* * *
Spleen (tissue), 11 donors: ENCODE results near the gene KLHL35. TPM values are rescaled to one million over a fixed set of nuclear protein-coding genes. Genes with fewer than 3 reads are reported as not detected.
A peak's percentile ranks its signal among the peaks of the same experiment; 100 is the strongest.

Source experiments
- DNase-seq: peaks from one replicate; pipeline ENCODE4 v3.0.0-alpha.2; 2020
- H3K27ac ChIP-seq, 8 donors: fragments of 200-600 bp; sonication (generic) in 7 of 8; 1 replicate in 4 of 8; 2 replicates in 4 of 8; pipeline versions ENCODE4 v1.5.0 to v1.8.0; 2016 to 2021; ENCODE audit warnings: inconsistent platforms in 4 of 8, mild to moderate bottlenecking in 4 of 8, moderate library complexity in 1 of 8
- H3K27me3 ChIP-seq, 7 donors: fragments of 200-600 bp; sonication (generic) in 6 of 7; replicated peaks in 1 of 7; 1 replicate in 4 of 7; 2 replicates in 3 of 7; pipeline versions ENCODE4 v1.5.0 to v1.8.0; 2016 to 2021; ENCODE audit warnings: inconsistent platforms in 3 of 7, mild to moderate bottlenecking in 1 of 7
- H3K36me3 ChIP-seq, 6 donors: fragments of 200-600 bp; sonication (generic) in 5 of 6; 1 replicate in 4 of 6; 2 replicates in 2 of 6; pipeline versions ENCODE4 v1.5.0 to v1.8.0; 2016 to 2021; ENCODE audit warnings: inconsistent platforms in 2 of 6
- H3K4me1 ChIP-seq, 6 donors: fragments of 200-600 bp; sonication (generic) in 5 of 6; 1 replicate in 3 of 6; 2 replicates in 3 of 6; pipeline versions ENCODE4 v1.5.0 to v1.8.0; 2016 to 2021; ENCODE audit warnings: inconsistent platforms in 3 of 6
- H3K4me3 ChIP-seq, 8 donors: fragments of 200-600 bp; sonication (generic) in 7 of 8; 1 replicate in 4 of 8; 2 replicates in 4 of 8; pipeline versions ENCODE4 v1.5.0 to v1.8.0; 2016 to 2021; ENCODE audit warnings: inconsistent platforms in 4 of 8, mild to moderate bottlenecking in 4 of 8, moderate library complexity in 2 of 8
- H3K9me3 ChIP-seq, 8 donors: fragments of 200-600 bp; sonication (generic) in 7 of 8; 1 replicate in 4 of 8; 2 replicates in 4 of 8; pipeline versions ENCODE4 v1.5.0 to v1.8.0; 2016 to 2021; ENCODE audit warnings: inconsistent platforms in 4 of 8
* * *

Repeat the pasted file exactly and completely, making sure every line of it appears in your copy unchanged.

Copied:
Spleen (tissue), 11 donors: ENCODE results near the gene KLHL35. TPM values are rescaled to one million over a fixed set of nuclear protein-coding genes. Genes with fewer than 3 reads are reported as not detected.
A peak's percentile ranks its signal among the peaks of the same experiment; 100 is the strongest.

Source experiments
- DNase-seq: peaks from one replicate; pipeline ENCODE4 v3.0.0-alpha.2; 2020
- H3K27ac ChIP-seq, 8 donors: fragments of 200-600 bp; sonication (generic) in 7 of 8; 1 replicate in 4 of 8; 2 replicates in 4 of 8; pipeline versions ENCODE4 v1.5.0 to v1.8.0; 2016 to 2021; ENCODE audit warnings: inconsistent platforms in 4 of 8, mild to moderate bottlenecking in 4 of 8, moderate library complexity in 1 of 8
- H3K27me3 ChIP-seq, 7 donors: fragments of 200-600 bp; sonication (generic) in 6 of 7; replicated peaks in 1 of 7; 1 replicate in 4 of 7; 2 replicates in 3 of 7; pipeline versions ENCODE4 v1.5.0 to v1.8.0; 2016 to 2021; ENCODE audit warnings: inconsistent platforms in 3 of 7, mild to moderate bottlenecking in 1 of 7
- H3K36me3 ChIP-seq, 6 donors: fragments of 200-600 bp; sonication (generic) in 5 of 6; 1 replicate in 4 of 6; 2 replicates in 2 of 6; pipeline versions ENCODE4 v1.5.0 to v1.8.0; 2016 to 2021; ENCODE audit warnings: inconsistent platforms in 2 of 6
- H3K4me1 ChIP-seq, 6 donors: fragments of 200-600 bp; sonication (generic) in 5 of 6; 1 replicate in 3 of 6; 2 replicates in 3 of 6; pipeline versions ENCODE4 v1.5.0 to v1.8.0; 2016 to 2021; ENCODE audit warnings: inconsistent platforms in 3 of 6
- H3K4me3 ChIP-seq, 8 donors: fragments of 200-600 bp; sonication (generic) in 7 of 8; 1 replicate in 4 of 8; 2 replicates in 4 of 8; pipeline versions ENCODE4 v1.5.0 to v1.8.0; 2016 to 2021; ENCODE audit warnings: inconsistent platforms in 4 of 8, mild to moderate bottlenecking in 4 of 8, moderate library complexity in 2 of 8
- H3K9me3 ChIP-seq, 8 donors: fragments of 200-600 bp; sonication (generic) in 7 of 8; 1 replicate in 4 of 8; 2 replicates in 4 of 8; pipeline versions ENCODE4 v1.5.0 to v1.8.0; 2016 to 2021; ENCODE audit warnings: inconsistent platforms in 4 of 8